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J Am Geriatr Soc. 1999 Dec;47(12):1458-65.

Managing dyslipidemia in older adults.

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1
Preventive Cardiology Program, University of Wisconsin Medical School, Madison 53792, USA.

Abstract

OBJECTIVES:

To summarize and critically review clinical trial data regarding dyslipidemia as a risk factor for coronary heart disease (CHD) and the efficacy and safety of lipid-lowering interventions in older adults. Based on these data, clinical recommendations for diagnosing and managing dyslipidemia in older adults are provided.

METHODS:

Peer-reviewed journal articles were identified by a MEDLINE search and a review of journal article references. Studies that were performed exclusively in subjects older than 65 years or that included a large subgroup of older adults were included.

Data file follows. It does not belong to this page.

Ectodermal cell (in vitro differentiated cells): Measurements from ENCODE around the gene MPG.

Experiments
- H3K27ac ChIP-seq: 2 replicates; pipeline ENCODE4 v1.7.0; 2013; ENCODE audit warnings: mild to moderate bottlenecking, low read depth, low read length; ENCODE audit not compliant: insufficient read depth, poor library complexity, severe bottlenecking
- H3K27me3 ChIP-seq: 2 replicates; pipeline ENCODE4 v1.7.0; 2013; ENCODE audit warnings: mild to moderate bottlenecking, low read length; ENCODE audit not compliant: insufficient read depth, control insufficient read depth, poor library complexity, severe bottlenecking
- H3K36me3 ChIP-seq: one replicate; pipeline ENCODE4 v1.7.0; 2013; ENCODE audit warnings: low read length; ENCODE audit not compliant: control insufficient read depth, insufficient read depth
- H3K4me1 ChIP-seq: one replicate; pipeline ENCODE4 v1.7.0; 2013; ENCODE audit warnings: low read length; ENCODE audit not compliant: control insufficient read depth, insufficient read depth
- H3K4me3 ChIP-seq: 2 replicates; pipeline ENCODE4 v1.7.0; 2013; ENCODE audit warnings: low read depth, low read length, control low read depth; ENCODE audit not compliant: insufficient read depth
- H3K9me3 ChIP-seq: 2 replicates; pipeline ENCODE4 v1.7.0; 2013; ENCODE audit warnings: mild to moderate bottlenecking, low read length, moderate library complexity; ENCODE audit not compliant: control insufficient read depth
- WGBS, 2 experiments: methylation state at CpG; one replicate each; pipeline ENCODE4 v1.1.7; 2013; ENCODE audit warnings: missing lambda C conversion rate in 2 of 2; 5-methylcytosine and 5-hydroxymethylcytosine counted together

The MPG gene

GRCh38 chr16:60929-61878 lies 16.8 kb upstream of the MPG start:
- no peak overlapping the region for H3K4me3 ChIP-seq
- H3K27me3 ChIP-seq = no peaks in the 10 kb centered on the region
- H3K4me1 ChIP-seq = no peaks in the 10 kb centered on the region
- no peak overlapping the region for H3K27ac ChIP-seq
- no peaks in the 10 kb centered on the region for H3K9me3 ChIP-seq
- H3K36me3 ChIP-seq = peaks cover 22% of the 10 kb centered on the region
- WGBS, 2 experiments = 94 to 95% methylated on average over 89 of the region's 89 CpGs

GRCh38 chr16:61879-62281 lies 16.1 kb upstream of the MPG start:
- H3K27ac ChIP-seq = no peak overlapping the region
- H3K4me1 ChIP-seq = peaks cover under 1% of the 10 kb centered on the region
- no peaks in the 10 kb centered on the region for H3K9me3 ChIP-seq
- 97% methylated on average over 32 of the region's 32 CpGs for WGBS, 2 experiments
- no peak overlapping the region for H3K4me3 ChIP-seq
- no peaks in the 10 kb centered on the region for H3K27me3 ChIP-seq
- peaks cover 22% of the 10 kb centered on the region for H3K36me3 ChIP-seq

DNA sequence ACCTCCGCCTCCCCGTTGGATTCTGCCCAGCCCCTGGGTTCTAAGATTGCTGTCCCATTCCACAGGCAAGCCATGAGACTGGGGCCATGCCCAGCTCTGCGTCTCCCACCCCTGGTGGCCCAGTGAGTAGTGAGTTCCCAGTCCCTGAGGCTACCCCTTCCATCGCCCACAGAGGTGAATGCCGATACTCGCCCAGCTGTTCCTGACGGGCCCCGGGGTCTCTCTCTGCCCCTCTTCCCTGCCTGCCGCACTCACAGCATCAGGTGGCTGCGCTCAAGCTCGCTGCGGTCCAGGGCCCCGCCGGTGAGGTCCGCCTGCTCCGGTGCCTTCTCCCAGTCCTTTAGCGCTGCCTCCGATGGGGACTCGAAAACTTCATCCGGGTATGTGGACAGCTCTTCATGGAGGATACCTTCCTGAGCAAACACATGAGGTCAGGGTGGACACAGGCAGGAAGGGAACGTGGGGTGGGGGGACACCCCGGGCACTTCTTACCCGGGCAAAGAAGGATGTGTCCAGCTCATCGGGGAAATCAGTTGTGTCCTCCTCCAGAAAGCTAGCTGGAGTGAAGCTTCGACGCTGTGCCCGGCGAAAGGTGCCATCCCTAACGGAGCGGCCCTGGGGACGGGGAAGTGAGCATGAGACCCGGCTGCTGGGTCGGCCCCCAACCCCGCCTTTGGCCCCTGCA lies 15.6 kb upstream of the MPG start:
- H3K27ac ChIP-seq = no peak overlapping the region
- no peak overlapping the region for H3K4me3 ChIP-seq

CONCLUSIONS:

Elevated low density lipoprotein and total cholesterol levels are independent risk factors for CHD events in patients aged older than 65 years. Older adults have a higher risk of mortality attributable to hypercholesterolemia. Diet and lipid-lowering medications safely and effectively lower cholesterol levels in this age group. Exercise increases high-density lipoprotein cholesterol levels and decreases triglyceride levels. If accompanied by weight loss, exercise may reduce low-density lipoprotein and total cholesterol levels. Improving lipid levels in older adults with CHD decreases the risk of future coronary events by up to 45%, and significant effects on outcome measures may be observed within 2 years of the initiation of therapy.

[Indexed for MEDLINE]

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